For the past week I have been fighting with my server to behave itself properly.  I have an old Pentium III machine running Suse Linux, which I actually like for a desktop OS.  It is very polished and user friendly.  The problem is YaST (Yet another Setup Tool), which makes it extremely easy to install and configure a Suse machine, arguably easier than setting up a Windows machine.  I kind of like having that ease of use, with the stability and security of Linux.  However, it turns out that YaST has oversimplified everything to the point, where doing neato server configuration is difficult to impossible.  One can still manually configure everything on the command line, but YaST likes to have control of everything.  So my particular server, which used to run Windows Server 2003 (evil, evil), was actually quite easy to set up to be a firewall, router, ethernet switch (with a 4-port Network Interface Card), file server, etc.  Everything was up and running in no time, and actually easier to configure than the Windows OS (which actually took 10 times longer to boot up).  Everything worked except the ethernet switch portion, which is ideally achieved by setting up a network bridge across the four ports of the 4-port NIC.  Using bridge-utils, everything came up as expected, and running a dhcp server on the bridge wasn’t much of a problem.  All the client machines could easily access the server and the internet.  BUT THEY COULDN’T TALK TO EACH OTHER!  Why not?  Well I spent about three afternoons trying to find the answer.  Fred spent an additional 4 hours looking for the answer.  Finally, last night after troubleshooting everything possible, we were about to chalk it up to incompatible hardware, until we decided to look at the firewall.  I had assumed that since Suse’s Firewall was configured to only block traffic on the external interface, and to leave all internal ports open, it wouldn’t be an issue.  But lo and behold, add three iptable entries to the firewall rules and everything works.  THREE LINES!! Countless hours and all it took was THREE LINES!  And it’s all YaST’s fault.  I’m sure of it.  You would think that a computer with an advanced operating system and decent hardware could do the same thing as a $30 router…
So today I decided that Suse probably wasn’t the best distro for my server, since I don’t want/need fancy GUIs and easy setup tools.  I want everything to just work.  My dad is all about FreeBSD, and after researching different distros and such, I would have to agree that FreeBSD or OpenBSD would be a good solid platform for a server.  But one problem:  FreeBSD doesn’t appear to be able to handle the file server role, since I am running partitions using LVM2.  FreeBSD can do the same thing, but all clues point to the fact that it won’t work with the existing Linux implementation.  Soooo…. since FreeBSD will be yet another pain I think I will give the ol’ Ubuntu Server a whirl (Sorry, Dad, you almost had me talked into it).  I’ve played with Ubuntu a little in the past, and it seems pretty easily configurable.  It has also been #1 on distrowatch.com for quite a while.  So why not?  That will be one of my many projects this weekend.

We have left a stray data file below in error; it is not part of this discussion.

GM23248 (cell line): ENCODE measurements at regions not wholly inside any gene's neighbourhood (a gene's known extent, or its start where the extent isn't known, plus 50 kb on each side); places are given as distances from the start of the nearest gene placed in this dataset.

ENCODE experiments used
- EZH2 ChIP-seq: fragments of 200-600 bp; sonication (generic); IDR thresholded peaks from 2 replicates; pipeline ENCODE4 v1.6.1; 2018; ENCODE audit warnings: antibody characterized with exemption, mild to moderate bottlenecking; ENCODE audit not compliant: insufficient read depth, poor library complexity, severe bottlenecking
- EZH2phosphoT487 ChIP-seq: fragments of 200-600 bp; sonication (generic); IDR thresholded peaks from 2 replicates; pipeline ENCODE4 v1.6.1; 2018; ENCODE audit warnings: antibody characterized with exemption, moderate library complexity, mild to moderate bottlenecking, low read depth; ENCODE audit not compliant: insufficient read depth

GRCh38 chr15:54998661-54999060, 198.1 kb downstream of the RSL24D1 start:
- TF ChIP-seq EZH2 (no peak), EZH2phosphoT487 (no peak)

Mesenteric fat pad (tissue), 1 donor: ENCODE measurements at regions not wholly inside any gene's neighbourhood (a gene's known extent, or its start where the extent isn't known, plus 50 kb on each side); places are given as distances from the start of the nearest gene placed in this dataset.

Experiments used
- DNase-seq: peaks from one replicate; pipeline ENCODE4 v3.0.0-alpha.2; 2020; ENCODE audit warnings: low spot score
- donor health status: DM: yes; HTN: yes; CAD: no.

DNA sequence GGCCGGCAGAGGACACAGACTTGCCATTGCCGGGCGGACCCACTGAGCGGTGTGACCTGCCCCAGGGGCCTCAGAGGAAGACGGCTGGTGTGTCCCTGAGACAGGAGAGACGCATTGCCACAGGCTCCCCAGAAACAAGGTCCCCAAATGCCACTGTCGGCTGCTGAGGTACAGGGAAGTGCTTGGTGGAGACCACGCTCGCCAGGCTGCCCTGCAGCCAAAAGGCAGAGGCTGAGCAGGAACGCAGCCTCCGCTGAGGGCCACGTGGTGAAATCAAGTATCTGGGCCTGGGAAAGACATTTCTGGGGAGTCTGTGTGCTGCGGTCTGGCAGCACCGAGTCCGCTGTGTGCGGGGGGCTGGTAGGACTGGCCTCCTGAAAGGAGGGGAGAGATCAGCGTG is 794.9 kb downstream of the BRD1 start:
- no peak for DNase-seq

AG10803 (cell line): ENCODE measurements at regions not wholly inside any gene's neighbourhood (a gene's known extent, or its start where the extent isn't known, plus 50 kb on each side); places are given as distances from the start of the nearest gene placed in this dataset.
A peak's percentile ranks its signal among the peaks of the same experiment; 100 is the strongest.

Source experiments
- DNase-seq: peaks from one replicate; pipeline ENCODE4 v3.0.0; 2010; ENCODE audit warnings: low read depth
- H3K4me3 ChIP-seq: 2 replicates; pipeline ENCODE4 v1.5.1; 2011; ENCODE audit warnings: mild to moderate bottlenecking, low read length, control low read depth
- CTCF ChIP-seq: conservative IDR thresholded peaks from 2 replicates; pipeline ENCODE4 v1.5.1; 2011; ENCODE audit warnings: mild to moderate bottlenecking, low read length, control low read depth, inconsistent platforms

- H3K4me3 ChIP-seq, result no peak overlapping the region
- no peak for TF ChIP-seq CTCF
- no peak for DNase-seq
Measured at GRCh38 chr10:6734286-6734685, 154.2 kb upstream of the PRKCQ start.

RandJune 30th, 2006 at 20:54

Well, you can’t rile me up that easily. But just for the record, fbsd has GEOM which does most, if not all, of the functionality of LVM2. But you would have to repartition your disks and start completely over with the disks – if that is what you mean by “work[ing] with the existing Linux implementation”. And fbsd is used by a large percentage of the world in the file server role, as it is one of the most stables OSes for that role.
However, this development of events is great – I will be able to get a super reliable first hand report on how Suse and Ubuntu compare, especially on the point that drove me away from Suse: system administration (just like you!). Have a great weekend!

FredJune 30th, 2006 at 23:38

Hm. I think his problem with LVM is that he does not have the means to copy his data off the LVM, reformat, and copy stuff back. Therefore, his new system has to understand the existing LVM out of the box and not touch it.

JabbaJuly 1st, 2006 at 00:43

Yeah, that’s exactly it. I actually almost downloaded FreeBSD today, but after doing a little research, it doesn’t look like I can keep my existing LVM, and I don’t feel like backing up my backups, if that makes any sense. So we’ll see how this goes. Someday soon, though, I think I will tackle BSD again.

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